The wide variety of ATB designs would not allow for a generic procedure for emergency towing.
However, I can answer for the ATB I presently serve on.
I’ll attempt to answer your questions and fill in some blanks.
[B]How are the towing connections being made?
Is your ATB ready to tow upon breakout?
Do you have a pick up line to stream? Are you connected to an intermediate hawser/wire as soon as you leave the dock?
Is your emergency hawser on the tug, or the barge? [/B]
Generally, we are ready to tow at any given time. However, geographic location is the controlling factor.
Breaking out to tow is an open water issue, the routes we find ourselves transiting may or may not have the sea-room to breakout and tow.
The emergency hawser is stored on the tug’s fantail, there is no stern station on the O1 deck.
The hawser is not always shackled up, the pickup line can be streamed. Upon embarking on a long open water transit, the emerg hawser, towing strap and retrieval line would be set and shackled.
Nothing more than pulling the pins and backing away need be done in the case of an emergency. The barge’s umbilical would be sacrificed if necessary without issue.
Their would be no need for anyone on the fantail should emergency breakout become necessary.
Should it become necessary “in extremis” to release the tow, the towing strap can be severed with the swipe of an axe.
Additionally, this is a “hold and wait for help” scenario. We would do what’s necessary to hang on to the barge, but making way in heavy weather would be problematic. We would do what is practicable, practical and safe.
The company policy is a general outline giving the Master the overall authority to do what’s necessary. We have 3 different kinds of ATB’s in the fleet, the emergency towing setups are similar, but not identical.
[B]Is there a need to have USCG regulations for these issues?
Should there be uniformity nationwide? Is this necessary?[/B]
The USCG has no expertise in this area. They should be bringing out T/V inspection regs soon, I doubt they’ll be earth shattering.
Uniformity is a pipe-dream. There are too many different configurations to impose one standard on anything. Procedures for emergency preparedness should focus on having the gear necessary to facilitate an emergency tow given the kind of work and geographic area where the vessel is working. There’s not a whole lot of need for a 1,200’ hawser on a riverbound ATB. Leave the means with which this is approached, up to the master.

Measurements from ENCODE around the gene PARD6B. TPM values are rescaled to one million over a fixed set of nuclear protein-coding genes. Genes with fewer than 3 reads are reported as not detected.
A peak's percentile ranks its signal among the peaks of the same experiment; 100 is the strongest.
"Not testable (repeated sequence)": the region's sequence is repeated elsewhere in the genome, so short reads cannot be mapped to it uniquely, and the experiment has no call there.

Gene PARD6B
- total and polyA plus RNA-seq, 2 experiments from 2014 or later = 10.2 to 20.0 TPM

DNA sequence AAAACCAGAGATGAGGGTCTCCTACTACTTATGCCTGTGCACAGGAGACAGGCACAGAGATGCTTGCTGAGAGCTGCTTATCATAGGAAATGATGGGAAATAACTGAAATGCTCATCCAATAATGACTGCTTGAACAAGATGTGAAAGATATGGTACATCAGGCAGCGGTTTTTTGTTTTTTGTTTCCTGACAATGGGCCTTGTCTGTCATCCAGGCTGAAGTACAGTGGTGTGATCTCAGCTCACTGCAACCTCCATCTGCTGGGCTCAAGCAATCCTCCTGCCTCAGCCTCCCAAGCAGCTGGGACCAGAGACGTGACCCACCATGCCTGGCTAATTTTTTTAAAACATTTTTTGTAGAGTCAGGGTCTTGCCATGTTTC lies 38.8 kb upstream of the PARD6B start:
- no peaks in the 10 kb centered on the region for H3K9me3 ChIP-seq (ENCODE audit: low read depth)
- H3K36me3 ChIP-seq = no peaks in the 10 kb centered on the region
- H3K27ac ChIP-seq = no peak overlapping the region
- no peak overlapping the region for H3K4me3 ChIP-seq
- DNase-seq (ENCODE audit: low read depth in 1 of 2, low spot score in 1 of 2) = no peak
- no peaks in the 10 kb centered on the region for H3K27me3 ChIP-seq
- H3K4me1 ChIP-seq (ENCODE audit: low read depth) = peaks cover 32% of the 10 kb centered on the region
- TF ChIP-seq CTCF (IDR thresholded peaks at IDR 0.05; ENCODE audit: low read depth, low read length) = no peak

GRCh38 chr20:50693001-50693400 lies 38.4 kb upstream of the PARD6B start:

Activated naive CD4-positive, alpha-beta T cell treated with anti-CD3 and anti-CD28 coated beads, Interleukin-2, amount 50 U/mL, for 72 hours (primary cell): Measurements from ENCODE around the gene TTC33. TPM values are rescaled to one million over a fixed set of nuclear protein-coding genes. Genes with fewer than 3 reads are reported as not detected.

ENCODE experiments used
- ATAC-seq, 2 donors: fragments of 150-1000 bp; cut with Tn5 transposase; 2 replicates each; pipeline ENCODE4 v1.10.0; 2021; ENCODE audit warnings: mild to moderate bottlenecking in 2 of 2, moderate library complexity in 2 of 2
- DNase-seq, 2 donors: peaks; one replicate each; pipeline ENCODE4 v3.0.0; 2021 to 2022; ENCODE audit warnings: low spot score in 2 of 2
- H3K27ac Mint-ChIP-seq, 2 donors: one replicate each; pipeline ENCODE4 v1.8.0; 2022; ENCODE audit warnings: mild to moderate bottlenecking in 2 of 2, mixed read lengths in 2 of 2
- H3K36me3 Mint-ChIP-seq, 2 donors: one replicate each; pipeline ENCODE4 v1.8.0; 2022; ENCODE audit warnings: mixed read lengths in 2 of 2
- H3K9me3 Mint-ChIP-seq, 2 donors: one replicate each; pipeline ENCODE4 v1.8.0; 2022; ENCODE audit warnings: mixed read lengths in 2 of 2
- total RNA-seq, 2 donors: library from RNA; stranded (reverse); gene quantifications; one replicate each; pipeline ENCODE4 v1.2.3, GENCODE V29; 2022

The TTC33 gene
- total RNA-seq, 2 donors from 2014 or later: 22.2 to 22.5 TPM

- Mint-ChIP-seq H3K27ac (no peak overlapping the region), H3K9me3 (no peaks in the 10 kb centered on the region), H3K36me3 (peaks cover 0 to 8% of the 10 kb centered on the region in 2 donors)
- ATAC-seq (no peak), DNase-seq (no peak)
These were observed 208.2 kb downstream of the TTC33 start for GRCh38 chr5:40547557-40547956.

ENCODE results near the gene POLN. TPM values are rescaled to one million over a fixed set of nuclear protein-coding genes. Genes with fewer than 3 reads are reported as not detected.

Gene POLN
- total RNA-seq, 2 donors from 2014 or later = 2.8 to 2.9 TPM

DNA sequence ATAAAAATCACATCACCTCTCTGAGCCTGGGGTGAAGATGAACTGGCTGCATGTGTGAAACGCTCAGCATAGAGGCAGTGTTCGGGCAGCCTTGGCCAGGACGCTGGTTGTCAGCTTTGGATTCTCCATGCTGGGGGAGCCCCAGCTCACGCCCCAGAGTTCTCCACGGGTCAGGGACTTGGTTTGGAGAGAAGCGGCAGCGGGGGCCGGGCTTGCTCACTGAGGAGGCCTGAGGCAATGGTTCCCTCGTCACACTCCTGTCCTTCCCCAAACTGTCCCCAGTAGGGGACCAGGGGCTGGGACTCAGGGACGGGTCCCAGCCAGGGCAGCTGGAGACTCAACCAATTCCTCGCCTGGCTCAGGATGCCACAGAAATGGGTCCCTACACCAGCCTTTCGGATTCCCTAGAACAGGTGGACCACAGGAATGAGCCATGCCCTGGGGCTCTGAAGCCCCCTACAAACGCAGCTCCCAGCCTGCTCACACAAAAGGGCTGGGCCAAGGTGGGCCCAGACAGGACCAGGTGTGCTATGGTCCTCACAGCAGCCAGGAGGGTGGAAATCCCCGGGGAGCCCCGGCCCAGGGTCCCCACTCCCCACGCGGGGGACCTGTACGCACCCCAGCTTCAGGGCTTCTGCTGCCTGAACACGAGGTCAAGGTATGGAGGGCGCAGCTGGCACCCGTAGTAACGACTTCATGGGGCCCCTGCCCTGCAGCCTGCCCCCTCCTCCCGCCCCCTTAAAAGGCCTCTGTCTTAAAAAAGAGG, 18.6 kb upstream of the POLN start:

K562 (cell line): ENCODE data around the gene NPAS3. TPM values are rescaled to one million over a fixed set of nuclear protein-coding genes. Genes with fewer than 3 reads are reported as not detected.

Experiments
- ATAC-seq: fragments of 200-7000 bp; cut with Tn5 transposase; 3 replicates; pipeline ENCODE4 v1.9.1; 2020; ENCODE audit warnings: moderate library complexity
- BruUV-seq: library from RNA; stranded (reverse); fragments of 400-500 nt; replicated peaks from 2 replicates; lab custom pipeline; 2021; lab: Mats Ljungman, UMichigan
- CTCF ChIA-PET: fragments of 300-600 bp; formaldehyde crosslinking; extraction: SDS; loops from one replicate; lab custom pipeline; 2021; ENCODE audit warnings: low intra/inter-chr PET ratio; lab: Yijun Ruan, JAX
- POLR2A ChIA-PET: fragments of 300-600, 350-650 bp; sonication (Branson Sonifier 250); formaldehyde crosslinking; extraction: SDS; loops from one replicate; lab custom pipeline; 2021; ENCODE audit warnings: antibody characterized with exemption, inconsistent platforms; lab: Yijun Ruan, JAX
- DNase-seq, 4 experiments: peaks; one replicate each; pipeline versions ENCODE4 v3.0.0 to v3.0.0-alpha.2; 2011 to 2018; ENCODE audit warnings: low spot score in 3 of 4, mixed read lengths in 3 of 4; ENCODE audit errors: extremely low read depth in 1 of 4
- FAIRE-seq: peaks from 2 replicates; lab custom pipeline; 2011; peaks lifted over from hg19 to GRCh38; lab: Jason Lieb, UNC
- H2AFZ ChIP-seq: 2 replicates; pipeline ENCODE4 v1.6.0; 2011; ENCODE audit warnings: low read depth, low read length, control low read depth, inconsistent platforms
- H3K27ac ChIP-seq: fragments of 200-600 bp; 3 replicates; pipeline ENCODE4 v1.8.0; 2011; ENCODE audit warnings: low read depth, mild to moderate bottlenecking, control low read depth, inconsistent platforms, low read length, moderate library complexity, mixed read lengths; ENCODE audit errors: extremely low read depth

[B]“Are YOU safe on an ATB when out of the notch at sea in heavy weather?”[/B]
According to the ABS stability letter my vessel carries, yes. Will I be comfortable, no.
[B]Should there be an emergency lower helm station (as opposed to being up on the top of a 50’ pendulum) so the operator isn’t being thrown around getting injured?[/B]
Yes, but there isn’t any "legal requirement " for it to be installed. It would be at the discretion of the owner.
[B]Is the crew going to be able to hook up a previously unconnected pennant in heavy seas? After several years, what crew member will have the requisite experience to do this from afar, while the operator is 50’ away up in a upper wheelhouse while getting thrashed manuvering the tug to get on the wire?
The setup would not wait for heavy seas to develop. It’s foolish and unprofessional to wait until the last minute to hook up emergency gear. As I mentioned before, an extended open water transit would see the emerg hawser set dockside prior to sail.
Their would be more than one handheld radio being used when and if the situation demanded an emergency deployment. Mainly for the head count and status of the gear as it goes over the side.
[B]We have all seen the ‘neat’, impressive pics of the back deck awash. Is it reasonable to expect to be able to hook up tow back there when conditions are the worst?
Decks awash is nothing new in tugboating. I’ve been up to my waist in water recovering a barge that parted its shockline a few times. Not every tug is blessed with a dry fantail. PFDs and a good handhold. The deck is awash due to the fact the barge is controlling how the tug rides. The tug will be much “livelier” once its out of the notch. Setting hawser with a vantage point 50’ above would be a daunting task and is generally avoided with prior planning…
The issue with the passing of time dulling the skills of the deck gang, or the inability to train (realistically) for the eventuality of a breakout is an issue we’ll be facing due to the attrition of the older conventional towing masters that are now in command of the new ATB setups.
The emergency breakout is a tabletop drill, you can only do so much up to the actual pulling the clips on the emergency wire.
Further, the manufacturer of the connecting system recommends against breaking out in heavy seas. The system can fail hydraulically, pneumatically and electrically and still be locked in. I wouldn’t breakout unless I had a complete and catastrophic failure of the system. This would mean that the “helmuts” have shattered and the tug is at risk of being holed.
The nature of your question is general for the most part. If I can provide a more detailed answer, drop me a line. Like I said, this is what I do, I’d be interested to hear the procedures used by others.